Thematic Focus 2/2006: Arctic oil and gas development
In 2006 and 2007 IWGIA is drawing particular attention to the oil and gas extraction on Sakhalin Island in the far Eastern Russia. This year, IWGIA is fundraising to support local indigenous organizations' campaign to get a fair compensation for the use of their land.
Oil and gas development on Sakhalin
Oil and gas production in the Northern part of Sakhalin Island started in the 1920s, but it has been greatly intensified over the past decade. After the fall of the Soviet Union, the Russian government opened up for foreign companies to sign Production Sharing Agreements, which allowed them to establish production in certain specified projects areas. In 1999, the Sakhalin Energy Investment Company Ltd./ Shell thus produced its first oil. In 2005 followed Exxon Neftegaz Ltd., and other companies such as British Petroleum are currently in the process of developing projects of their own.
Get an introduction to Sakhalin's oil and gas production on the Pacific Environment website by clicking here.
The indigenous response
For Sakhalin's indigenous peoples, oil and gas production has immense consequences. 800 km of pipelines are being constructed. They will cross 1,103 rivers and brooks and thus affect salmon spawning areas, and in other areas they will split the migration routes of both wild animals and domestic reindeer. This is a direct threat to the traditional livelihood and cultural practice of the Nivkh, Uilta, Evenk and Nanai people. Apart from that, they fear what long-term cumulative effects the infrastructure development and the transport of oil and gas will cause on their land.
Indigenous organisations in Sakhalin, in cooperation with RAIPON, have organized a series of protest actions against the oil companies, demanding a fair compensation for the exploitation of their land.
Read more about the June 2005 Green Wave demonstration by clicking here.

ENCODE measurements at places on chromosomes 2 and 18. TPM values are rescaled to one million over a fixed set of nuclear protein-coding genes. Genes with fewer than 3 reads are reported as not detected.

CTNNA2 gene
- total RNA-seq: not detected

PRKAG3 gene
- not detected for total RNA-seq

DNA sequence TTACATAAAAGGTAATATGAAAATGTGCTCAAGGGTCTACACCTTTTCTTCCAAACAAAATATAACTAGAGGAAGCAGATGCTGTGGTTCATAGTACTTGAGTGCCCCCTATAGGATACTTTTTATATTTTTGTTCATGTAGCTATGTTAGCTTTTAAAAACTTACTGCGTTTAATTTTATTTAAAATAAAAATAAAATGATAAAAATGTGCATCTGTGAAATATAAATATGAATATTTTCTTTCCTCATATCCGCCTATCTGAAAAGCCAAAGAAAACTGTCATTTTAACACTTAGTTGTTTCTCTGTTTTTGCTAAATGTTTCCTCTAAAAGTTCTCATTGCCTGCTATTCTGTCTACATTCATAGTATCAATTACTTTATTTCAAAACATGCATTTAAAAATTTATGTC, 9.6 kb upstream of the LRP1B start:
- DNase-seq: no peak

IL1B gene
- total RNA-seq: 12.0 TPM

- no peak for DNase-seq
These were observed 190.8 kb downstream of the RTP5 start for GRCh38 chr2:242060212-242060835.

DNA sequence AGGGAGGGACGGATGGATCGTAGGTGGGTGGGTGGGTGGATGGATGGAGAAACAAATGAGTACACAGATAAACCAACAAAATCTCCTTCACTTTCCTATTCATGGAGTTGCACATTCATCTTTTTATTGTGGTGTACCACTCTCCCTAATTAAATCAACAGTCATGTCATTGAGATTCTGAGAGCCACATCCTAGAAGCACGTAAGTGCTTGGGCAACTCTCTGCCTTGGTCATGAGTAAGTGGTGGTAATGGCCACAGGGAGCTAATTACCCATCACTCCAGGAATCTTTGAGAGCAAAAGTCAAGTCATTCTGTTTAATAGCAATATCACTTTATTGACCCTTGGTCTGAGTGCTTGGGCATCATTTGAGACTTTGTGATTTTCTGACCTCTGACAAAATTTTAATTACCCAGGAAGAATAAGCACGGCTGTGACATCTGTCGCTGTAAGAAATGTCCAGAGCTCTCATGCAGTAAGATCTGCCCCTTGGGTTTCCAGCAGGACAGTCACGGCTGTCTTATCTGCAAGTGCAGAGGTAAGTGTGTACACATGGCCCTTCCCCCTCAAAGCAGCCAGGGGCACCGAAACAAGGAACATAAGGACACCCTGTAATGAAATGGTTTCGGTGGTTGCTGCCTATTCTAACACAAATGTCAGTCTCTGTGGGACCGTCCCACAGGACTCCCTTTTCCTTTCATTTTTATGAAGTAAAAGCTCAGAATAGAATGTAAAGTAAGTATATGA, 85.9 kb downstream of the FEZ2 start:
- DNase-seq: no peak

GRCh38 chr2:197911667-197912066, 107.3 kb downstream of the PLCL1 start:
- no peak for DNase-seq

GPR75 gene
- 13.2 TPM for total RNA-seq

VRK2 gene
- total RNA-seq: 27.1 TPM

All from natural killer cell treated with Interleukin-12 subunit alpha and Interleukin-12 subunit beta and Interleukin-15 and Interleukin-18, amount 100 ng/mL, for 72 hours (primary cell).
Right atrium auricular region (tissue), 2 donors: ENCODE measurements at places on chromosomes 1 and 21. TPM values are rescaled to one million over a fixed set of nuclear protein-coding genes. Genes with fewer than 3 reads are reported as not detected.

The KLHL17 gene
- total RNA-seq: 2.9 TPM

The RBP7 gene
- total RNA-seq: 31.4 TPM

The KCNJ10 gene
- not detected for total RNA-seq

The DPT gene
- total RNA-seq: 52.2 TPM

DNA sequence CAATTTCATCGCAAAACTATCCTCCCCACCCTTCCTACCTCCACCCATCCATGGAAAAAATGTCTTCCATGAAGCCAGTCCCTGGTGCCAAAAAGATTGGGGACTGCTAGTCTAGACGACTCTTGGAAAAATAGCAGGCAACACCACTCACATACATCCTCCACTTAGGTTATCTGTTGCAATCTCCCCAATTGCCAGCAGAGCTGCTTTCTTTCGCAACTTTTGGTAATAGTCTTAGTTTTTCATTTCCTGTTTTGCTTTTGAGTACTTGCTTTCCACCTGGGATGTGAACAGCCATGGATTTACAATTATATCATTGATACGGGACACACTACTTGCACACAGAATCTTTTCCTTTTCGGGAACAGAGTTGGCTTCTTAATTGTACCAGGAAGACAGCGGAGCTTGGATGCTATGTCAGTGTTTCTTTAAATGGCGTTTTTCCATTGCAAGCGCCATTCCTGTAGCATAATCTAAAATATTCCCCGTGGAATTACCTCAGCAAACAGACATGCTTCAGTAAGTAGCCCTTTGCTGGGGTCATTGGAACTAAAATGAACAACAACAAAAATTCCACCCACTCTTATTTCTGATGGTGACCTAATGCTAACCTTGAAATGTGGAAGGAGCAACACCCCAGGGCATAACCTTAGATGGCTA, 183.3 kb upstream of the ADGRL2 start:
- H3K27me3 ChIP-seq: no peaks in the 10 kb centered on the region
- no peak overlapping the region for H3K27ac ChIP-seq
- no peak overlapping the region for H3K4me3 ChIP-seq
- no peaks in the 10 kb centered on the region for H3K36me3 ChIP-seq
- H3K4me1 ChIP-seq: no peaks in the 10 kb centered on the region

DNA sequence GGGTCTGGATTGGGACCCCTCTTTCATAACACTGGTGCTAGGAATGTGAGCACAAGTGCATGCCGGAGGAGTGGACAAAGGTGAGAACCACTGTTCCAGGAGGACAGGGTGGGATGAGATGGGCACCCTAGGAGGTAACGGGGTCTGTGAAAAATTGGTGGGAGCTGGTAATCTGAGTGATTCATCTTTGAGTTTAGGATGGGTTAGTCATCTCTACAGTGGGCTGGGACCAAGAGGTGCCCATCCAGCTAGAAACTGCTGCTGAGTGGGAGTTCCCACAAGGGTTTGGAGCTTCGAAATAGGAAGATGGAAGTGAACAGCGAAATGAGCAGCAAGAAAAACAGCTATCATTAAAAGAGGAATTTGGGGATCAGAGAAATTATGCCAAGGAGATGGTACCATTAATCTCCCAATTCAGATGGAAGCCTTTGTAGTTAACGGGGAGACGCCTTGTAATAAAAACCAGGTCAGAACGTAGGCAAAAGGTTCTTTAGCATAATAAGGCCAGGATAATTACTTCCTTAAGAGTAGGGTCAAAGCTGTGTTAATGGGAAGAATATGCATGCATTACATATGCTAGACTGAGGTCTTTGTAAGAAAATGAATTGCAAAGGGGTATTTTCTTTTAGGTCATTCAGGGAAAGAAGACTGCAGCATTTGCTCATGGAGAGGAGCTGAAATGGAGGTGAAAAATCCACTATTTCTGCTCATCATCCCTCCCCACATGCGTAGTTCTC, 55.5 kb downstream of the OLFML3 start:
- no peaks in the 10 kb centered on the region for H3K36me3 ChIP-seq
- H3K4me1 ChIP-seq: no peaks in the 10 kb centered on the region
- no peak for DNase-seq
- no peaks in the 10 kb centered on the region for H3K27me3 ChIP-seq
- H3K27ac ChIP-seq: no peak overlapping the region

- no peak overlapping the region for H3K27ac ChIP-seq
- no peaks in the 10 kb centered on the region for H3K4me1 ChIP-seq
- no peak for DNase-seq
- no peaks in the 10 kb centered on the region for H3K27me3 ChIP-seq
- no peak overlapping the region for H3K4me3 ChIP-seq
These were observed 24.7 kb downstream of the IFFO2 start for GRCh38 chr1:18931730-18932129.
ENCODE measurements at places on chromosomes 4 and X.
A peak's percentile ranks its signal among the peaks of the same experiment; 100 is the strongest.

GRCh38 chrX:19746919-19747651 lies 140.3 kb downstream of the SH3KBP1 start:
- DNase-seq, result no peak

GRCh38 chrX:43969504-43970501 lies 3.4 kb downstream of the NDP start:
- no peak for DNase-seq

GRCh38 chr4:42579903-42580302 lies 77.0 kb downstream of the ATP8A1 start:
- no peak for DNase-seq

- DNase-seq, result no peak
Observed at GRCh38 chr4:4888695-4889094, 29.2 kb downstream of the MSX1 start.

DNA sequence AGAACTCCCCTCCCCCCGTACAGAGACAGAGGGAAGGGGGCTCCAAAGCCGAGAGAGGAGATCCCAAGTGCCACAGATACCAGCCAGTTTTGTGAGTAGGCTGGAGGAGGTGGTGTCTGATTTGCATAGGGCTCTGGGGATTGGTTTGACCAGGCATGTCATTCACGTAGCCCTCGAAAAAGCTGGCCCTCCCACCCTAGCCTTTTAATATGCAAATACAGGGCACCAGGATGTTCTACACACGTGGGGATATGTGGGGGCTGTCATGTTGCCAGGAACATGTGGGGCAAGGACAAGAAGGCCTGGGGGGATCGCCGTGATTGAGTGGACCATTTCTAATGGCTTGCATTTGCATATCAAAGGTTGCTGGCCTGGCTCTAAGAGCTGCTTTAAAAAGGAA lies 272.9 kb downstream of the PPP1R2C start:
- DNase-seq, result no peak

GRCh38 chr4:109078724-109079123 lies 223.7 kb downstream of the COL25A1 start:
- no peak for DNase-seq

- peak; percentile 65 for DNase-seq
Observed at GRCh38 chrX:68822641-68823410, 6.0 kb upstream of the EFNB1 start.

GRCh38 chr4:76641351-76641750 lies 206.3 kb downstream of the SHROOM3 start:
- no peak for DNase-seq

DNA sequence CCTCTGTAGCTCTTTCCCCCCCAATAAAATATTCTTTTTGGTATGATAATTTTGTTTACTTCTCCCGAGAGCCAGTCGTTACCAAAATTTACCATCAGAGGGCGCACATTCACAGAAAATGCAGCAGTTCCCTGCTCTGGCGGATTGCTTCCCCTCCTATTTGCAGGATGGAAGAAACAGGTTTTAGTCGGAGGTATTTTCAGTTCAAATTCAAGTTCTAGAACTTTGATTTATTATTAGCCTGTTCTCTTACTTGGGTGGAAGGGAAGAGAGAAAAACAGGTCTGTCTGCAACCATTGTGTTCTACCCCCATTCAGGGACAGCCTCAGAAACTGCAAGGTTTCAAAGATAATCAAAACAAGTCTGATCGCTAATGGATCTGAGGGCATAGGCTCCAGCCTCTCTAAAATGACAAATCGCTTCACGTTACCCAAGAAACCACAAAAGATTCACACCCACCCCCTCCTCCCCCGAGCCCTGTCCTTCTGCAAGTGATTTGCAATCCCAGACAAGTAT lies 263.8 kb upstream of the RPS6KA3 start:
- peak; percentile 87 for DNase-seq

Read more about the January 2005 protests by clicking here.
The current campaign
While Shell signed a compensation agreement with representatives of the indigenous peoples in March this year, the other major player Exxon has so far denied to go into real negotiations on how to compensate for the environmental and socio-economic damage their activities cause to the local peoples. In September this year a new series of protest actions started, this time aimed at Exxon, and demanding a thorough socio-economic impact assessment of the project as a basis for determining an appropriate compensation.
Corporate Social Responsibility – a marketing strategy or a real hope for indigenous communities?
At the heart of the Sakhalin peoples' struggle for proper compensation is the growing international awareness on the responsibility industrial companies have towards not only the environment, but also the people living in the areas they exploit. The so-called corporate social responsibility policies open up new avenues for negotiation between indigenous communities and companies. But with negotiation partners that are as unequal as a small, isolated indigenous community and a large, multinational company with thousands of employees and technical experts, the practice of getting real results for the peoples concerned is a complicated process in itself.
Read more about Human Rights, International Law and Corporate Social Responsibility in the context of oil and gas exploitation on Arctic indigenous peoples territories in Gáldu Cála by clicking here.
IWGIA's journal Indigenous Affairs focuses in the 2-3/2006 issue on Arctic Oil and Gas Development. Below you can find the table of content:
Editorial - by Mark Nuttall and Kathrin Wessendorf
Alaska's Arctic National Wildlife Refuge Debate, by Mark Nuttall
Yukon First Nations and the Alaska Highway Gas Pipeline, by David Roddick
The Mackenzie Gas Project: Aboriginal Interests, the Environment and Northern Canada's Energy Frontier, by Mark Nuttall
Assessing the Impacts of Oilsands Development on Indigenous Peoples in Alberta, by Clint Westman
Oil Exploration in Greenland, by Rasmus Ole Rasmussen
Oil and Gas Development in Western Siberia and Timan-Pechora, by Florian Stammler and Bruce C. Forbes
Oil Pipeline Development and Indigenous Rights in Eastern Siberia, by Gail Fondahl and Anna Sirina
Evenks of Chitinskaya Province: Society and Economy (Still) in Transition, by Olga Povoroznyuk - Download an updated version of the article (updates are marked in blue) by clicking here.
Download the whole issue as a PDF file
World Rainforest Movement has published a number of articles on oil and gas in Africa, Latin America and Asia. Click here to access the articles.
EarthRights International is working on the issues of oil and gas and mining in Burma. Click here to read more.
Read more about oil and gas exploration in the Peruvian Amazon by clicking here.